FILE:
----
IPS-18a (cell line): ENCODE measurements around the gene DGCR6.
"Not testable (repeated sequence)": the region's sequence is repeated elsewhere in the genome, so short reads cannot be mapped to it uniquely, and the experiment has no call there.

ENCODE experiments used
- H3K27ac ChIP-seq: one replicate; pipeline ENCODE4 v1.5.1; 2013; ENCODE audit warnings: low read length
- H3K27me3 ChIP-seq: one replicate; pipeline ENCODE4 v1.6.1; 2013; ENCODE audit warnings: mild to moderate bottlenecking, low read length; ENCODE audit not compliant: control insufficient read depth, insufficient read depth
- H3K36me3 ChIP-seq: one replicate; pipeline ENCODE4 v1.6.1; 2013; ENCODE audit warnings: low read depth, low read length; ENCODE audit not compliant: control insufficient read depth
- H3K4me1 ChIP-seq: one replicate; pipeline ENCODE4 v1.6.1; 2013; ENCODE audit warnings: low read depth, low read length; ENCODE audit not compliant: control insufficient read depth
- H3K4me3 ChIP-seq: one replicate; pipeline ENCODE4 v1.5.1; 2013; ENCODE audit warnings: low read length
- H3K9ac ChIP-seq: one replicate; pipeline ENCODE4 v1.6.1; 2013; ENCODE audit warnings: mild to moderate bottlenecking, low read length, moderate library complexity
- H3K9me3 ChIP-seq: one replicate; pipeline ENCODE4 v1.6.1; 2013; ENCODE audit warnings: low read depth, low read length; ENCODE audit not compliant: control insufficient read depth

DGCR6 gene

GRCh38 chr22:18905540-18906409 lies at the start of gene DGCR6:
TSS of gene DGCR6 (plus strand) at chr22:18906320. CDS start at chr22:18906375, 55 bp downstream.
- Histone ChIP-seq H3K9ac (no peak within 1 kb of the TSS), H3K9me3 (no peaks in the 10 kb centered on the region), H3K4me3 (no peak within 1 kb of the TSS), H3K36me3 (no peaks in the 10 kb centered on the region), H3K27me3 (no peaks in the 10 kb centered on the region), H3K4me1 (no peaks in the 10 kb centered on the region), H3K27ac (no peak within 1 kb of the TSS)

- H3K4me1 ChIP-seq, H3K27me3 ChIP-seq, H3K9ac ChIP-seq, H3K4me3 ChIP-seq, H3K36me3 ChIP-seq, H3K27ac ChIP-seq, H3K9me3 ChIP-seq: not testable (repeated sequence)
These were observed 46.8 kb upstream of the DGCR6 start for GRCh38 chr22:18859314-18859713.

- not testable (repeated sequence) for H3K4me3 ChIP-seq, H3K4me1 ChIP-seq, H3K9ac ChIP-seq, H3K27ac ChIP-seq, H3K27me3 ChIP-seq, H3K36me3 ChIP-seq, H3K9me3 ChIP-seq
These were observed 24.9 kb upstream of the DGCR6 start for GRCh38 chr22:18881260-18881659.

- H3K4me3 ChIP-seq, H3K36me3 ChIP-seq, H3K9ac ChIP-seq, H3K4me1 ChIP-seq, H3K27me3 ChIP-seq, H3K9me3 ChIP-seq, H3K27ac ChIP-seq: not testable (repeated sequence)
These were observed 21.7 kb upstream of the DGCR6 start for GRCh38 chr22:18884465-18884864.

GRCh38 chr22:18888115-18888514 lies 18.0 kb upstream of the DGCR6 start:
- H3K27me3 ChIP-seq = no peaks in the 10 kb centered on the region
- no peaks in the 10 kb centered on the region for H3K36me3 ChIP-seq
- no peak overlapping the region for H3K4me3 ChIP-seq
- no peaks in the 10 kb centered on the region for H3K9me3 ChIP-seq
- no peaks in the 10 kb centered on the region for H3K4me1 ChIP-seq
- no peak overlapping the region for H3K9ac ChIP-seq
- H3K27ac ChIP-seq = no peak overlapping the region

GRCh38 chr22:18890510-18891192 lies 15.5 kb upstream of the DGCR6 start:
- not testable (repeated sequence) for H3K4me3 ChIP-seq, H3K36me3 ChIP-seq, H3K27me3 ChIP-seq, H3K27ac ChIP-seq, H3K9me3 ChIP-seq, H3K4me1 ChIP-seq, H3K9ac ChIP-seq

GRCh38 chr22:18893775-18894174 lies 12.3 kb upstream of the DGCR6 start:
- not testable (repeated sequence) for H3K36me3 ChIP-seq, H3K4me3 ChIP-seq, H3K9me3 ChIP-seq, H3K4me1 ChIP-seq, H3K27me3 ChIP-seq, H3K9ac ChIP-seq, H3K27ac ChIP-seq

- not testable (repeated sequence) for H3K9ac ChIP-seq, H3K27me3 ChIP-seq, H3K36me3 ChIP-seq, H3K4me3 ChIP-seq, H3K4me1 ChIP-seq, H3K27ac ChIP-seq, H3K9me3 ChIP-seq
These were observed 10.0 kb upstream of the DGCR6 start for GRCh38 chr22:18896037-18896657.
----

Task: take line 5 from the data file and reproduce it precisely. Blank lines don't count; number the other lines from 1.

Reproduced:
- H3K27me3 ChIP-seq: one replicate; pipeline ENCODE4 v1.6.1; 2013; ENCODE audit warnings: mild to moderate bottlenecking, low read length; ENCODE audit not compliant: control insufficient read depth, insufficient read depth